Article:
Driving Digital Transformation in Health to Achieve the Triple-Aim
By Laura Wallace on November 3, 2016
Filed under Health
Today, we are excited to participate in the 4th annual US News Healthcare of Tomorrow conference, bringing together leaders from across the health industry and care continuum to share their digital transformation journeys. We believe that the current mobile-first and trusted cloud-first technology innovation waves can empower healthcare leaders to digitally transform care, health promotion, and disease prevention in ways we’ve never before imagined to achieve the triple aim – better health, a better care experience, both at a lower cost per capita.
When we say mobile-first, it’s about mobility now being the mobility of the human experience across devices and places, not just a mobile device. When we say trusted cloud-first, it means that computing power is no longer confined to a device but rather now ubiquitously available and almost limitless in power. And accessing that computing power no longer requires mice, keyboards, and workstations that often get in the way of patient care, but rather, an invisible computing fabric now surrounds us everywhere and sensors, wearables, phones, screens, voice, pens, touch, gestures, and even our eye movements are fast becoming our gateways to the cloud.
Recently, as we looked at the opportunities for our economy to benefit from digital transformation, we found that digitization is occurring unevenly across industries, with large disparities. We also found that the most labor intense industries, like retail and healthcare, are the outlying laggards when it comes to digital transformation. Compared to other industries, both retail and healthcare have underinvested in systems of engagement, systems of insight, and systems of collaboration and community workflow that work alongside their systems of record, such as the EHR in the case of the healthcare industry.
At my luncheon keynote on “Healthcare in the Digital Age”, I‘ll be discussing how to maximally benefit from the wave of digital transformation by asking, “What analog processes exist today in healthcare that, if digitized, would enable us to more quickly achieve better outcomes, with an improved patient experience, at a lower cost?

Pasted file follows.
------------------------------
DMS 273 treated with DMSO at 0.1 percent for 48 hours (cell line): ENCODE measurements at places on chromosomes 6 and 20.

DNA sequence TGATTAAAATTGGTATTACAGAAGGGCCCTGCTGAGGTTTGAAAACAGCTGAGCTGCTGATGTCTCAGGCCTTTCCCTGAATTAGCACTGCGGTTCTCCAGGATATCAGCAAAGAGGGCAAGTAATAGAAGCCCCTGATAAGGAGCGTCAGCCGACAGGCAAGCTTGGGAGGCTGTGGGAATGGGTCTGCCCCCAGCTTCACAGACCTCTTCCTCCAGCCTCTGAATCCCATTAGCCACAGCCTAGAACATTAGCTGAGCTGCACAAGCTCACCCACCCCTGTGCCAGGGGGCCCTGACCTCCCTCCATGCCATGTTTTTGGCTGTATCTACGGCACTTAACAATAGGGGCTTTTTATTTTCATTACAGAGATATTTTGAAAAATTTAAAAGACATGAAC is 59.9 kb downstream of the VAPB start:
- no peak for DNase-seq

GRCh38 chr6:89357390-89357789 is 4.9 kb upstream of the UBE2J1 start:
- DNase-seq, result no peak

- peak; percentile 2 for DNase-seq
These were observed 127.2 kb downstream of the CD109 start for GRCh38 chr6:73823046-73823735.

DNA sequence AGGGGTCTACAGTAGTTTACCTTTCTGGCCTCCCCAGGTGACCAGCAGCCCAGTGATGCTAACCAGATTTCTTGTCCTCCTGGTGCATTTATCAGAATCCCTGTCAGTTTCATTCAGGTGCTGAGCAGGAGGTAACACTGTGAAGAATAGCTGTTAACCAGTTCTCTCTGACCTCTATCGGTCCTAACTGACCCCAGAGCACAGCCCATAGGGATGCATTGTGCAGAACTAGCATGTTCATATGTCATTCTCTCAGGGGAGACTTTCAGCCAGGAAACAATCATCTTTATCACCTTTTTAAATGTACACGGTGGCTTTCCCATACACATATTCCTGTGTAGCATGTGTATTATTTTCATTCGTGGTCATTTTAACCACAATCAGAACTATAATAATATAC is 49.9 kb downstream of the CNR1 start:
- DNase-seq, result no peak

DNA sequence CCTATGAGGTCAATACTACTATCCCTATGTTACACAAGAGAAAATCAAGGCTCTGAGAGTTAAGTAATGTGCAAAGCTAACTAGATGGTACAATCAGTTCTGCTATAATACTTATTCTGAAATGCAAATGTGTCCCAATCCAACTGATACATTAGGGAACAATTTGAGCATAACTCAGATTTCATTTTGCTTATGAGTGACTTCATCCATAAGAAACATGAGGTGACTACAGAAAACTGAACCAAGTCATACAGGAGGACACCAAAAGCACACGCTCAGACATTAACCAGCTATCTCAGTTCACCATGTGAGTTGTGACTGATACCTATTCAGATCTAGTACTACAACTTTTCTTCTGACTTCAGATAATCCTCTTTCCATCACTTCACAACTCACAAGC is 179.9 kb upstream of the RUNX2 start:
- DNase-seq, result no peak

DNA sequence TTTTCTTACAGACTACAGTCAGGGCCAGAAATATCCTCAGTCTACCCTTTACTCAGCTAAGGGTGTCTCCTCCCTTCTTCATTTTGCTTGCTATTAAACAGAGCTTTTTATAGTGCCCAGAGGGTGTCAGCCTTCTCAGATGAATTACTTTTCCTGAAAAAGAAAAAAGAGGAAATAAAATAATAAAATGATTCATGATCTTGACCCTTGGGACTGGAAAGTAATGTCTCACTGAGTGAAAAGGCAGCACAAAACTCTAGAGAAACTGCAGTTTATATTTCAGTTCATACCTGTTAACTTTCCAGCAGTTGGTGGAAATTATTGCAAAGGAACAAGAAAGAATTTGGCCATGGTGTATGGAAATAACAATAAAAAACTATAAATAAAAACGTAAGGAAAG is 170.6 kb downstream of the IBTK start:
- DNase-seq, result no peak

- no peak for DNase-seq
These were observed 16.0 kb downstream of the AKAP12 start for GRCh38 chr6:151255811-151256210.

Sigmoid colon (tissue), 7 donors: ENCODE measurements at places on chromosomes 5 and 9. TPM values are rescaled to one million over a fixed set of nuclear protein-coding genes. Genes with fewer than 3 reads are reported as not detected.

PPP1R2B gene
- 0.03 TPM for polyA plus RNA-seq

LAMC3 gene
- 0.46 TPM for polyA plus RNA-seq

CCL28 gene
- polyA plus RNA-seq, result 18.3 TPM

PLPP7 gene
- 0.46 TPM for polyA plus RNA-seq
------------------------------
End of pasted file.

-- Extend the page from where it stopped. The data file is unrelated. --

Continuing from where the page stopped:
We see three functional areas that stand the most to gain from digital transformation:
- Between visit interactions. The importance of what occurs outside the typical doctor and patient interaction is incredibly significant, especially in a fee for value marketplace. For most people, the average time between doctor visits is 5,000 hours. Innovations like the Children’s Mercy app have brought care teams into the places where we live and work, making it possible for the first time for consumers and their caregivers to interact with each other hundreds of times per year in new and innovative ways that will promote healthier living and faster recovery. Some of these “between visit” interactions will involve virtual consults with human clinicians, nurses, and coaches, but many of them will be automated by IoT apps, intelligent agents, and CRM-driven communications.
- Digitization of teamwork. This is about empowering interdisciplinary care teams to work together and communicate as if they were always in the same room when they’re not. Other industries have benefited from these ubiquitous technologies for years, but now care teams at large providers like St. Luke’s in Boise, ID, are instant messaging each other securely, removing the friction of analog communications. Digital transformation will blur the real and virtual worlds of patients and providers to break down the brick and mortar barriers that keep interdisciplinary teams that cross organizational boundaries from working across the care continuum as if they were in the same room.
- Business and clinical processes. This includes the many analog and labor intense processes of care delivery, health promotion, and disease prevention. Machine learning, advanced analytics, and community workflow platforms will automate care delivery and preventive processes, freeing clinicians to focus on the highest priority tasks and empowering them to do more in less time and with fewer resources than they could ever before imagined. Partners like Intelligent Retinal Imaging Systems (IRIS) have brought specialists to the primary care provider by digitally enabling clinical expertise, processes, and information to move easily, safely, cheaply, and almost instantly.
Looking to the Future
By focusing and bringing these digital transformation capabilities to our customers both directly and through partner solutions, we’ve set our sights on achieving the mission to make health and care personal, effective, and affordable for every person and every organization. We invite every stakeholder to join us working collaboratively to achieve this mission and the triple aim.